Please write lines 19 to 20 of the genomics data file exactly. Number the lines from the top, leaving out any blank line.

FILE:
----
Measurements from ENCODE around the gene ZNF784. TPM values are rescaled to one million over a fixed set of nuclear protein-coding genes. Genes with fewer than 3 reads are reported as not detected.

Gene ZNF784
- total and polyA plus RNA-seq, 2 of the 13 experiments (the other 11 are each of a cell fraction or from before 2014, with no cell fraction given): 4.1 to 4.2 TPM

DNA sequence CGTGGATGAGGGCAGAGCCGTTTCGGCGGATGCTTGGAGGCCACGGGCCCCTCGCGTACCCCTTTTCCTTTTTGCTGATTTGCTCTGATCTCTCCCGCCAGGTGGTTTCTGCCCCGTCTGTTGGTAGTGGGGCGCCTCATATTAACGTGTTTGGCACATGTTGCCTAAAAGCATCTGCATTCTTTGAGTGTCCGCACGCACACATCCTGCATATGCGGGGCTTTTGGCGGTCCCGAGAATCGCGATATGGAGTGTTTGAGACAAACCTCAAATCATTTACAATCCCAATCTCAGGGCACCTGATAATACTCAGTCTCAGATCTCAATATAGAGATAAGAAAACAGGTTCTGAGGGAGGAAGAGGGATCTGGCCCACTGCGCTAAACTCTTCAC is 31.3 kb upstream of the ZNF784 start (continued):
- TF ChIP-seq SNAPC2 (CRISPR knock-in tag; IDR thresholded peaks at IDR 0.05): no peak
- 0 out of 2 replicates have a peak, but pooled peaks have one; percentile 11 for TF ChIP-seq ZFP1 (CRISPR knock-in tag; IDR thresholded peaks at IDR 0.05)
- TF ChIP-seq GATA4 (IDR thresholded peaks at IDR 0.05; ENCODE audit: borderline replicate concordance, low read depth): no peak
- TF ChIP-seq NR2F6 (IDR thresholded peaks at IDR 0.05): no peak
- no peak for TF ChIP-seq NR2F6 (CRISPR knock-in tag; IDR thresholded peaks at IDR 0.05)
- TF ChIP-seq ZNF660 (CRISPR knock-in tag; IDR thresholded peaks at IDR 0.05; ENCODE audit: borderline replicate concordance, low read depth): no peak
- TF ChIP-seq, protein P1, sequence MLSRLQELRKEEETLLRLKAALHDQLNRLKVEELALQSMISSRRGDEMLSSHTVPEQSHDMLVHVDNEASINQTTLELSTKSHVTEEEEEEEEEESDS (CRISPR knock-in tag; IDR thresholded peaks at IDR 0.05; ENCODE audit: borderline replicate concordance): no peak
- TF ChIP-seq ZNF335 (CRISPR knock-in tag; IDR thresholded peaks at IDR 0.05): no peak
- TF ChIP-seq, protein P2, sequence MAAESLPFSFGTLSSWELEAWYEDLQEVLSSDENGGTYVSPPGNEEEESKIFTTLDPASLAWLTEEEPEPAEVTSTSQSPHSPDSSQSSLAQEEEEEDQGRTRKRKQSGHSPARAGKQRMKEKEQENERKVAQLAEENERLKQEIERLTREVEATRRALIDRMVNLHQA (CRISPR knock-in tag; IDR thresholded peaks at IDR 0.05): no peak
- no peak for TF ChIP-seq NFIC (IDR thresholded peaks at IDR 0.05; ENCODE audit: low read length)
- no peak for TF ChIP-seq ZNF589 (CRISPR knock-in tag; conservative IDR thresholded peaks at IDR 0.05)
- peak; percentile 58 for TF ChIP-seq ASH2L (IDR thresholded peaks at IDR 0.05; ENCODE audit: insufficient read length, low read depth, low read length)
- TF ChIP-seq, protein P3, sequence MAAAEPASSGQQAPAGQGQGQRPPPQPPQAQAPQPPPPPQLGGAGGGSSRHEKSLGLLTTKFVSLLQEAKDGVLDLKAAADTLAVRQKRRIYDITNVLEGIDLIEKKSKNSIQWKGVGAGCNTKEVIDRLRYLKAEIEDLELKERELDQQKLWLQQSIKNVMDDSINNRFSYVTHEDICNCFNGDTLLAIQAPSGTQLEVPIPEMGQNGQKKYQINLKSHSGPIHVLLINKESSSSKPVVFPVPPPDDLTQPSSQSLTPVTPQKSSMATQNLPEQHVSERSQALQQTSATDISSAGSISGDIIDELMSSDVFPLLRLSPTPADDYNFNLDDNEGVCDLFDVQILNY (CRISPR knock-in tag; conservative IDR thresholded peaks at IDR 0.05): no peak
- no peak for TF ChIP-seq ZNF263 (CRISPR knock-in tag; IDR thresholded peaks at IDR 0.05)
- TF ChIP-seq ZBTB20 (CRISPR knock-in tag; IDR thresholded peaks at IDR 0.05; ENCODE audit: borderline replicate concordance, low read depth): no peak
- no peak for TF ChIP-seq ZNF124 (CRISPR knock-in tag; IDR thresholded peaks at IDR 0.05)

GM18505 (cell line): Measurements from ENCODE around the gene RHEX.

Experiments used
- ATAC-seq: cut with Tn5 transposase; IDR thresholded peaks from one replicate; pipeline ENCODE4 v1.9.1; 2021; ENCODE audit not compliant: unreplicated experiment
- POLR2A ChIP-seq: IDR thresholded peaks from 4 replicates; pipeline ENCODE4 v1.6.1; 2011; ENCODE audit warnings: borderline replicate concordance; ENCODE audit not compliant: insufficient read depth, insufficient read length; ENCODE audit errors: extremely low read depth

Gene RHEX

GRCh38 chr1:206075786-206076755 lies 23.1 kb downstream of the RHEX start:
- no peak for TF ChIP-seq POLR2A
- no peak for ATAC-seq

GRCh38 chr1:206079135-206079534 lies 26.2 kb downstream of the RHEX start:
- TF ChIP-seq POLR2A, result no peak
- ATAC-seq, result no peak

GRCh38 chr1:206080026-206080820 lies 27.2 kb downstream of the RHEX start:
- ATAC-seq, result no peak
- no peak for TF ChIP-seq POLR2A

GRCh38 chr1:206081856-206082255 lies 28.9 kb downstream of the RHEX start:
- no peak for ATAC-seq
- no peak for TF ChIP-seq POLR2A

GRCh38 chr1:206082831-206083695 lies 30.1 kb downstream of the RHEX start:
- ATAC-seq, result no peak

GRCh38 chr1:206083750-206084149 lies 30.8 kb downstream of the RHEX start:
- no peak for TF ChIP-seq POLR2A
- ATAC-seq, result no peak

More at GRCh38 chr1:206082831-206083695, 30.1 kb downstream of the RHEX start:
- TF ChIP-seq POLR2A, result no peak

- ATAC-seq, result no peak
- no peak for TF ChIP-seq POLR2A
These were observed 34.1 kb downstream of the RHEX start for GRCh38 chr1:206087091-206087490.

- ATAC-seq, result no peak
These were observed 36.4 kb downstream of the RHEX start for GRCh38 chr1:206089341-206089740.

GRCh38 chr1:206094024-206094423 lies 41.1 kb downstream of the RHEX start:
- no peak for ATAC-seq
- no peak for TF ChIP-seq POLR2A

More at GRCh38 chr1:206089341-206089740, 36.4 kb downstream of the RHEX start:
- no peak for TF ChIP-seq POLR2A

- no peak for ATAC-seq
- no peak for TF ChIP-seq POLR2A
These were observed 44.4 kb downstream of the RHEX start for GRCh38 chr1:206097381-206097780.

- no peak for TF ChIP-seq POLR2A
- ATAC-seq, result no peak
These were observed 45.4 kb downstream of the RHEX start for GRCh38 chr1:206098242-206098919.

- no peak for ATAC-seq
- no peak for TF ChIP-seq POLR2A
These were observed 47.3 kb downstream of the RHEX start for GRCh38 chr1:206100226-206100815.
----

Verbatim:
- TF ChIP-seq ZBTB20 (CRISPR knock-in tag; IDR thresholded peaks at IDR 0.05; ENCODE audit: borderline replicate concordance, low read depth): no peak
- no peak for TF ChIP-seq ZNF124 (CRISPR knock-in tag; IDR thresholded peaks at IDR 0.05)